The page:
Pharmacy Technician Schools in Ohio
People often think of the pharmacy technician as the person behind the counter who hands them their prescriptions and asks if they want to talk to a pharmacist. This is but a part of the picture. Pharmacy technicians perform a surprising range of pharmaceutical duties. These can include running automated dispensing machines, entering insurance information into the computer, checking storage procedures at hospital nursing units, and even compounding (mixing medications).
The pharmacy technician profession has stringent job requirements, and Ohio is part of the growing trend to set standards high. In 2009, the Ohio State Board of Pharmacy established statewide competencies for those entering the profession.
The state requires pharmacy technician training on a number of regulations including record keeping procedures, confidentiality, security and storage issues, and the difference between pharmacist and technician duties. Education must also include terminology, pharmacy calculations, and information about common drugs. In the interest of public safety, Ohio requires two criminal background checks: one by the Ohio Bureau of Criminal Identification and Investigation, and one by the FBI. Technicians must be at least eighteen and have a high school diploma or certificate of equivalence.
Pharmacy Technician Requirements and Certification in Ohio
Ohio’s pharmacy technicians must also pass an examination to demonstrate competency. There are two options: The first is to take an examination that has been created by an individual employer and then approved by the board. For those lucky enough to be hired without certification, this can provide a quick entry into the field. This method, however, qualifies the employee only for the particular job she was trained for.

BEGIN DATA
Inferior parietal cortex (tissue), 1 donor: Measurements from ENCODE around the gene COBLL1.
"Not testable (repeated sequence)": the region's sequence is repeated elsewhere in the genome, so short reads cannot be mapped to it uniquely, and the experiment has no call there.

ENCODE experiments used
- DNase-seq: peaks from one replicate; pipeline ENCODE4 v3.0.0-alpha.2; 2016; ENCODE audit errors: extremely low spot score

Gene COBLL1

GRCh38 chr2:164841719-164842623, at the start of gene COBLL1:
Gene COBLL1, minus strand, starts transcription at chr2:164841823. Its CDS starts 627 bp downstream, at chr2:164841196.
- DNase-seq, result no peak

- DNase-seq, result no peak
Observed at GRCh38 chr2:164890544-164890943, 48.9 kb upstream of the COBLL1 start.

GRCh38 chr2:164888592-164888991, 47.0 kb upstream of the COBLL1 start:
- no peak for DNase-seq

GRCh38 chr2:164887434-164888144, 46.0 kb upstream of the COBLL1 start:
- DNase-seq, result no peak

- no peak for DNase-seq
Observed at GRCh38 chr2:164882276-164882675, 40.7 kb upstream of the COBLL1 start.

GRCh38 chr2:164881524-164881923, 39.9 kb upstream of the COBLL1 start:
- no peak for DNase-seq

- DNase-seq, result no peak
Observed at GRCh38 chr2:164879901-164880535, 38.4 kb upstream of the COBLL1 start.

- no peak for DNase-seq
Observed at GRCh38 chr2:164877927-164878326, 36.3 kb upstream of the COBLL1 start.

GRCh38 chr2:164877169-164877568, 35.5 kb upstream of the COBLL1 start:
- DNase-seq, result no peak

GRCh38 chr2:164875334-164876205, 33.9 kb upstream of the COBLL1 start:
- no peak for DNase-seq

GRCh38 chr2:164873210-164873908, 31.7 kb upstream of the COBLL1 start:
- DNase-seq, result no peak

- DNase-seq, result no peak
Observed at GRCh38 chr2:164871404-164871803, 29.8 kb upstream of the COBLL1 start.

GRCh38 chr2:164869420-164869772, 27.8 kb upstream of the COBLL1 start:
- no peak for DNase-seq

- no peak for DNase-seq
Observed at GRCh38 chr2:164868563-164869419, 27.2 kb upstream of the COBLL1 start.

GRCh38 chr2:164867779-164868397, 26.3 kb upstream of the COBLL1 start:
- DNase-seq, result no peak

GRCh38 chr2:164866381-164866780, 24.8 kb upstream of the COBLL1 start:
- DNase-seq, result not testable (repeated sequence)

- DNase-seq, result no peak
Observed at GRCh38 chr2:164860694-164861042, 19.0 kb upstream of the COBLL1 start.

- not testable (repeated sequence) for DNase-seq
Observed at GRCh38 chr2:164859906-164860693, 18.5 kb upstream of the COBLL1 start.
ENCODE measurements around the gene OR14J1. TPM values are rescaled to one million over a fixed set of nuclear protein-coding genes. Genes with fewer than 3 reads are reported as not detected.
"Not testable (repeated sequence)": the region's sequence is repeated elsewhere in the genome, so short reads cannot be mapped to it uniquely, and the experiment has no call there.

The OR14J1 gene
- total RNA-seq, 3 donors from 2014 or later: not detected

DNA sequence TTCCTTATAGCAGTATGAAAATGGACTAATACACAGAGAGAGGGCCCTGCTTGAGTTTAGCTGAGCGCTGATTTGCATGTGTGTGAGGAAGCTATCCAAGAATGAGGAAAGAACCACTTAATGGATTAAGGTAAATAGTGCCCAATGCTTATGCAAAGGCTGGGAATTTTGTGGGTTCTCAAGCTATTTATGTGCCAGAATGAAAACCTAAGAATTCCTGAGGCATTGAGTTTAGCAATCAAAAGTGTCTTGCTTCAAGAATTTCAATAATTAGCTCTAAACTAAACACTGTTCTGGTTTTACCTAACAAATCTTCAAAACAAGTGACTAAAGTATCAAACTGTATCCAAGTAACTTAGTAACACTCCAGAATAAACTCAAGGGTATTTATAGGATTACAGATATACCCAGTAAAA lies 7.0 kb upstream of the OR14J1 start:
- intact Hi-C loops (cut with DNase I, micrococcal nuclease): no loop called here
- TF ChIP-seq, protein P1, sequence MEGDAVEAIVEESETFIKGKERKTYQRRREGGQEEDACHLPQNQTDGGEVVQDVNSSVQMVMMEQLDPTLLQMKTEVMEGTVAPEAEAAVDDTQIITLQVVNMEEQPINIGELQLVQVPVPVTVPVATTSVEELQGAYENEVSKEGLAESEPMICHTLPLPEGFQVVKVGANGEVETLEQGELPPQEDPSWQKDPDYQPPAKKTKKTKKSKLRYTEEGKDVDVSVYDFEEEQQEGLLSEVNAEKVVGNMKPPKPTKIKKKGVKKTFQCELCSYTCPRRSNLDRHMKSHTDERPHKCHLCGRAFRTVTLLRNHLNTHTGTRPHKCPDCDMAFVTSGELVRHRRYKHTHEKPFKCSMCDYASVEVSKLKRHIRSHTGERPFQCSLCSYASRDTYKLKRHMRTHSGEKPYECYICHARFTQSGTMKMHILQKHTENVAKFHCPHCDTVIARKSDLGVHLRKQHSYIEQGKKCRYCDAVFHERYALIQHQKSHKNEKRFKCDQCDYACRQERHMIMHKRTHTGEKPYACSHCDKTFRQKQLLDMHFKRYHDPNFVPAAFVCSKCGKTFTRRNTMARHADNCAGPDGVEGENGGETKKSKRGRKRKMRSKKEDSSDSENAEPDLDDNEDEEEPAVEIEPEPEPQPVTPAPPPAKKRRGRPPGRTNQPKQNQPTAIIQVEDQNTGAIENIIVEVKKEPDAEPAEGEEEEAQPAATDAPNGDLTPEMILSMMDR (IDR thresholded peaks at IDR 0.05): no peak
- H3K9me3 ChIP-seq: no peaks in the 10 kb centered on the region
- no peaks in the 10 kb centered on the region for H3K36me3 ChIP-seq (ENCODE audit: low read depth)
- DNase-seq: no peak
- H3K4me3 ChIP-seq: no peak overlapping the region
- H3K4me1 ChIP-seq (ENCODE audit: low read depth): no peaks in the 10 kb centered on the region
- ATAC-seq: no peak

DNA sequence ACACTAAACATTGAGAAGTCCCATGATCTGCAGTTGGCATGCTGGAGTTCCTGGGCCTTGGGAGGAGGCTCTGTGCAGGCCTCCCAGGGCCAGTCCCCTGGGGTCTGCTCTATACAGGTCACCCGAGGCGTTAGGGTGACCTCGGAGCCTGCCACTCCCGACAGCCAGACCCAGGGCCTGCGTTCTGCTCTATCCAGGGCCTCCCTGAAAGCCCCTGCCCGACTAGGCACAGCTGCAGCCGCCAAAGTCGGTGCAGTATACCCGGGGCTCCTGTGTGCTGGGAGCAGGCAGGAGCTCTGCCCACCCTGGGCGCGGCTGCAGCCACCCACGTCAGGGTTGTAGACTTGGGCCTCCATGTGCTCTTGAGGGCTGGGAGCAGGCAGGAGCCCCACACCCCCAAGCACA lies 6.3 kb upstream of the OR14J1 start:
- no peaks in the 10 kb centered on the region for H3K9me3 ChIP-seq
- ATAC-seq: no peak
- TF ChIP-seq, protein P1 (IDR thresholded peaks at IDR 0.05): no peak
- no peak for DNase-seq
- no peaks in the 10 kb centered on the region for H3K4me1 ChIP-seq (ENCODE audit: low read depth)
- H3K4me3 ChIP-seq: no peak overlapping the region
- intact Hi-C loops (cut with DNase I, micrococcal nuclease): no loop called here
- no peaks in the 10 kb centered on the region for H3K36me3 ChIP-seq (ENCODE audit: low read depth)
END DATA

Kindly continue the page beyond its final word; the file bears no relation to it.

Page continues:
The other option is to take a national examination for certification as a pharmacy technician. This qualifies a person to work at any Ohio pharmacy (and indeed at many pharmacies across the nation). There are some additional advantages to the latter route. National pharmacy technician certification can go a long way toward making a person more competitive. Ohio does boast many certified pharmacy technicians. In 2009, the Pharmacy Technician Board website reported that 9,530 of the state’s pharmacy technicians had active certification through their agency.
Many Ohio employers, particularly hospitals, do ask for certification. Some, like Alliance Healthcare, specify PTCB certification. Others, like Memorial Health Systems in Newark, will accept certification from either PTCB or the newer national certifying board, the Institute for the Certification of Pharmacy Technicians (ICPT). Formal education is voluntary, but there are a number of exam preparation programs available for those who need help mastering concepts such as pharmaceutical calculations. Find a listing of pharmacy technician training and exam preparation programs listed below.
Pharmacy Technician Salary and Job outlook in Ohio
Formal education programs often include externships, which allow prospective workers to make connections within the pharmacy technician field. A representative of Cugahoya Community College in Highland Hills notes that while there are no guarantees, CCC students have sometimes been hired at a greater rate because of externship experience. The number of externships at CCC depends on the length of the program. Students of the certificate program are placed in two externships, one in a retail setting and one in a hospital setting. Students who complete an associates degree, meanwhile, have a third rotation, which is sometimes in a unique area like long term care. These connections can be advantageous as work setting largely determines salary.
Retail positions account for about 75% of positions across the nation, and average a little over $27,000. General hospitals, on the other hand, pay about $32,710. Another advantage to a hospital setting, besides higher annual wages, is that there are sometimes overtime hours available.
A pharmacy technician in Ohio can expect to make a few thousand less than the nationwide average, but to see similar trends. High levels of education and a solid employment history can help a person move up in the ranks and earn a higher salary.